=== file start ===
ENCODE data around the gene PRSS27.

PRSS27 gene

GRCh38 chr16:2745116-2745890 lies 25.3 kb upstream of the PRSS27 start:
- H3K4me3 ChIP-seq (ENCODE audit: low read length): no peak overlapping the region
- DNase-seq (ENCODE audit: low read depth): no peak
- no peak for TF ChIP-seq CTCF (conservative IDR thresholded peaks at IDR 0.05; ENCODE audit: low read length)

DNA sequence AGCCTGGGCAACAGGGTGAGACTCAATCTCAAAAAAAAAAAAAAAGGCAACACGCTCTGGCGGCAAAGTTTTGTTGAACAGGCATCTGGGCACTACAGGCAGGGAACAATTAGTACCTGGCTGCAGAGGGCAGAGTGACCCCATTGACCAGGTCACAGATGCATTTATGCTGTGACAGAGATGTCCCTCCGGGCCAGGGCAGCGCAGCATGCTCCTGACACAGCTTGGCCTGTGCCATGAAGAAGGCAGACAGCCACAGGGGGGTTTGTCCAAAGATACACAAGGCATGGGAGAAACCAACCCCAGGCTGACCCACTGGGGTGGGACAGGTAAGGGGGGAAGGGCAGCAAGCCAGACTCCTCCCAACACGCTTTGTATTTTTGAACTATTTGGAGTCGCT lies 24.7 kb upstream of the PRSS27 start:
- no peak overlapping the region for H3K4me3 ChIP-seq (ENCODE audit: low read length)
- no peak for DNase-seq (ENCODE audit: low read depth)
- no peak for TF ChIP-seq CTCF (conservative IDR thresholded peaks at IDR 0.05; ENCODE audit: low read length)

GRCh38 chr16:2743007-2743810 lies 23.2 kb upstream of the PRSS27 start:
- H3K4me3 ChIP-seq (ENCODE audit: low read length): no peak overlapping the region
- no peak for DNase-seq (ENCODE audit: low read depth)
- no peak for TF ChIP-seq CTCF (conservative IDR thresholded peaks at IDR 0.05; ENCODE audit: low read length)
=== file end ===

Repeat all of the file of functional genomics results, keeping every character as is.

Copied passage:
ENCODE data around the gene PRSS27.

PRSS27 gene

GRCh38 chr16:2745116-2745890 lies 25.3 kb upstream of the PRSS27 start:
- H3K4me3 ChIP-seq (ENCODE audit: low read length): no peak overlapping the region
- DNase-seq (ENCODE audit: low read depth): no peak
- no peak for TF ChIP-seq CTCF (conservative IDR thresholded peaks at IDR 0.05; ENCODE audit: low read length)

DNA sequence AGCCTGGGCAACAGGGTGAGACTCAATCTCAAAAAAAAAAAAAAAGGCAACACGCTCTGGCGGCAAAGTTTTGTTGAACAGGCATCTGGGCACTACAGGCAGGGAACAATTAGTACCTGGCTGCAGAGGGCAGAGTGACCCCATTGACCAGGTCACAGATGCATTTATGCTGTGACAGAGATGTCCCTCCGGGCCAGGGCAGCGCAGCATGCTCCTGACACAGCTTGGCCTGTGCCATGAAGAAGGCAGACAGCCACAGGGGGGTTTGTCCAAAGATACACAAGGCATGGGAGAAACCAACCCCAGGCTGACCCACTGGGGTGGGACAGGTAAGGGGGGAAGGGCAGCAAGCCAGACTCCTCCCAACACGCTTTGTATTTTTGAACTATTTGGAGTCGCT lies 24.7 kb upstream of the PRSS27 start:
- no peak overlapping the region for H3K4me3 ChIP-seq (ENCODE audit: low read length)
- no peak for DNase-seq (ENCODE audit: low read depth)
- no peak for TF ChIP-seq CTCF (conservative IDR thresholded peaks at IDR 0.05; ENCODE audit: low read length)

GRCh38 chr16:2743007-2743810 lies 23.2 kb upstream of the PRSS27 start:
- H3K4me3 ChIP-seq (ENCODE audit: low read length): no peak overlapping the region
- no peak for DNase-seq (ENCODE audit: low read depth)
- no peak for TF ChIP-seq CTCF (conservative IDR thresholded peaks at IDR 0.05; ENCODE audit: low read length)